Prof N. N. Wig……..the “Living Legend” of Indian Psychiatry…. passes away
Chandigarh, July 13, 2018: Professor NN Wig was, in the true sense of the word a “living legend” of Indian Psychiatry. The Department of Psychiatry at the Postgraduate Institute of Medical Education and Research (PGIMER), Chandigarh owes its existence to him and his vision continues to guide the staff and students. He single-handedly brought the Department into being in 1963 and he continued to be intimately associated with the Department and the PGIMER as one of its Emeritus Professors till 12th July 2018, when he passed away after a brief illness at PGIMER, Chandigarh. He was born on 1st October 1930 in the West Punjab district of Gujranwala.
Professor Wig completed his MBBS from KG Medical College, Lucknow in 1953 and MD Medicine from Lucknow University in 1957. He pursued his interest in psychiatry by training at the All India Institute of Mental Health (now NIMHANS), Bangalore. On his return, he joined the Medical College at Lucknow as a lecturer in neuropsychiatry. It is here that he started the first general hospital psychiatry unit in India. For two years (1961-62) he was on a Rockefeller Foundation Fellowship and received training at the Maudsley Hospital, Institute of Psychiatry, London and the Western Psychiatric Institute, Pittsburgh, U.S.A. He completed the Diploma in Psychological Medicine both from England and Scotland during this period.
Dr. Wig joined the PGIMER in 1963 and headed the Department till 1980. Following this he was the Head of the Department of Psychiatry at the All India Institute of Medical Sciences, New Delhi. From 1984 till 1990 he was the Regional Advisor for Mental Health at the Regional office of the Eastern Mediterranean (EMRO) of the World Health Organisation at Alexandria, Egypt. In this capacity, he contributed to the development of mental health programmes of 22 countries in the region.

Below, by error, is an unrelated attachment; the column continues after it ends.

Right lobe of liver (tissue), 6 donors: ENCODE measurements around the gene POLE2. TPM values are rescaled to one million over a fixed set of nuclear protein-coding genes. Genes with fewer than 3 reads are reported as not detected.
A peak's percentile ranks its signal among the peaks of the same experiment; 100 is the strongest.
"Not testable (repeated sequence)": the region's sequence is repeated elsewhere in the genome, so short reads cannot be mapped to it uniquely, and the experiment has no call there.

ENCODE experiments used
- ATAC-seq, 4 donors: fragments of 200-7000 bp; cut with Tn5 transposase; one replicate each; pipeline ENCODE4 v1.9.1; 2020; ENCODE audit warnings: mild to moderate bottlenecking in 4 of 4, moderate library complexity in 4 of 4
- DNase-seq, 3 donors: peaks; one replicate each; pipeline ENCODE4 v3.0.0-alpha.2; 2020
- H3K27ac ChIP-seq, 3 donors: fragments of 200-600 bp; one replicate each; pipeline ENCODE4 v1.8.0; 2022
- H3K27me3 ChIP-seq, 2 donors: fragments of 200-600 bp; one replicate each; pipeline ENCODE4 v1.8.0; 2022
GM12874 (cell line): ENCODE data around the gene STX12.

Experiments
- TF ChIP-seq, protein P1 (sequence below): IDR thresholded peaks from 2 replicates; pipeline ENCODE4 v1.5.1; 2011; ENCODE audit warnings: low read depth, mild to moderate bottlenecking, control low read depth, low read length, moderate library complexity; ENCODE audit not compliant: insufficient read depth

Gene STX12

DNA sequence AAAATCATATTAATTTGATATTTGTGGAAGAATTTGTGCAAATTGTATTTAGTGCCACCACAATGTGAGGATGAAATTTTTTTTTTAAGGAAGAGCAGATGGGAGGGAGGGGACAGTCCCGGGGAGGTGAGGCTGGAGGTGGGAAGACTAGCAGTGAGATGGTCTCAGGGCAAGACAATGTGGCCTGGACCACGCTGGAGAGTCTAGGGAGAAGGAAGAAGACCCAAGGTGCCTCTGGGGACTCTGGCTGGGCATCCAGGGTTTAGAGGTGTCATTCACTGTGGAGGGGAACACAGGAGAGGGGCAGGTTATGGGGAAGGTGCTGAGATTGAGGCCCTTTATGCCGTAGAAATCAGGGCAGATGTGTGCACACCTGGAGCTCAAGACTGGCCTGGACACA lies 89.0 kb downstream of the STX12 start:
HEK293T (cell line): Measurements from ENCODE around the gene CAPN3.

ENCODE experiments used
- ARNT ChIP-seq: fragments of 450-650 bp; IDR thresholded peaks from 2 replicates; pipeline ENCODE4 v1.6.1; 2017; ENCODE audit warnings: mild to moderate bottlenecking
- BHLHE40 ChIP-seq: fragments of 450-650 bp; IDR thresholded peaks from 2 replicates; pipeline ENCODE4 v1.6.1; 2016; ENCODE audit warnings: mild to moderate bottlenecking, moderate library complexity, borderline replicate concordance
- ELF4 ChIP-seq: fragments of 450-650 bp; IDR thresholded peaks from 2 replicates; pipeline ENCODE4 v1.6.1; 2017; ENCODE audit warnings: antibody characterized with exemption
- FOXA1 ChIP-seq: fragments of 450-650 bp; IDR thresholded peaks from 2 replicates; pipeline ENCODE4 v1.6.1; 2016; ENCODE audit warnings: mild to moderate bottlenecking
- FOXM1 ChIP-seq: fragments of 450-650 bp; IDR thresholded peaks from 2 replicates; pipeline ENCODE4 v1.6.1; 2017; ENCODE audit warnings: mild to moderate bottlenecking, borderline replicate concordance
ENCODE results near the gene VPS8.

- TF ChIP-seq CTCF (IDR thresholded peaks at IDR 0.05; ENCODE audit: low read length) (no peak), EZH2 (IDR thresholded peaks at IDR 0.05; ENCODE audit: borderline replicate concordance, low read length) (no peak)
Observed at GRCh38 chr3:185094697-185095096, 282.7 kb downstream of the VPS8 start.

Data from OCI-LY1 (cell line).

Under his able leadership the Department of Psychiatry, PGIMER established itself as one of the leading training and research centres in the country. Its reputation was enhanced in 1976 when the WHO designated it as a “WHO Collaborating Centre for Mental Health,” the first such centre in Asia to be accorded this honour. A number of multi-centric WHO research projects followed, the most notable among them being the “Strategies for Extending Mental Health Services to Developing Countries” and the “Determinants of Outcome of Severe
Mental Disorder (DOSMed)”. The community mental health programme started in Raipur Rani, District Ambala, Haryana, as a part of these projects eventually provided the model for the National Mental Health Programme in India and inspired similar programmes in other developing countries.
Prof. Wig’s research has been pioneering in a number of ways. Firstly, he was the first Psychiatrist to focus on the understanding of course of mental disorders in India. Secondly, he led a number of multidisciplinary studies in consultation liaison psychiatry with the Departments of Obstetrics and Gynaecology, Nephrology, Paediatrics, Neurology etc. Thirdly, he contributed to the classification of psychiatric disorders in India and at the International level. The continuing leadership of the Department in the above areas is a reflection of his futuristic approach to the research work.
Beyond the ambit of the department Dr Wig contributed immensely to the development of psychiatry in India. He was the Hon. General Secretary of the Indian Psychiatric Society from 1968-1973. He made seminal contributions to research in the area of nosology, culture bound syndromes, course and outcome of psychoses, psychotherapy and psychology.
His contributions to international psychiatry have been remarkable. Apart from his role as a Regional Advisor for Mental Health of the EMRO-WHO, he had been a member of the WHO Advisory Panel on Mental Health and a member of the Steering Committee of the World Psychiatric Association’s International Programme to reduce stigma and discrimination due to mental illness.
Professor Wig had many honours to his name, which are too numerous to count though two of them particularly stand out. One was the Honorary Fellowship of the Royal College of Psychiatrists, a rare honour indeed, and the other was naming of a unit after his name at the Fountain House Psychiatric Centre at Lahore.
Finally, above and beyond his distinguished career what is noteworthy is the great reverence, respect and love that he evokes in all those who knew him, including his well known students. His students have headed or heading many departments of psychiatry in the different parts of India and abroad, and national and international health organizations and professional societies.
This, more than anything else, is what made him a true “Living Legend”.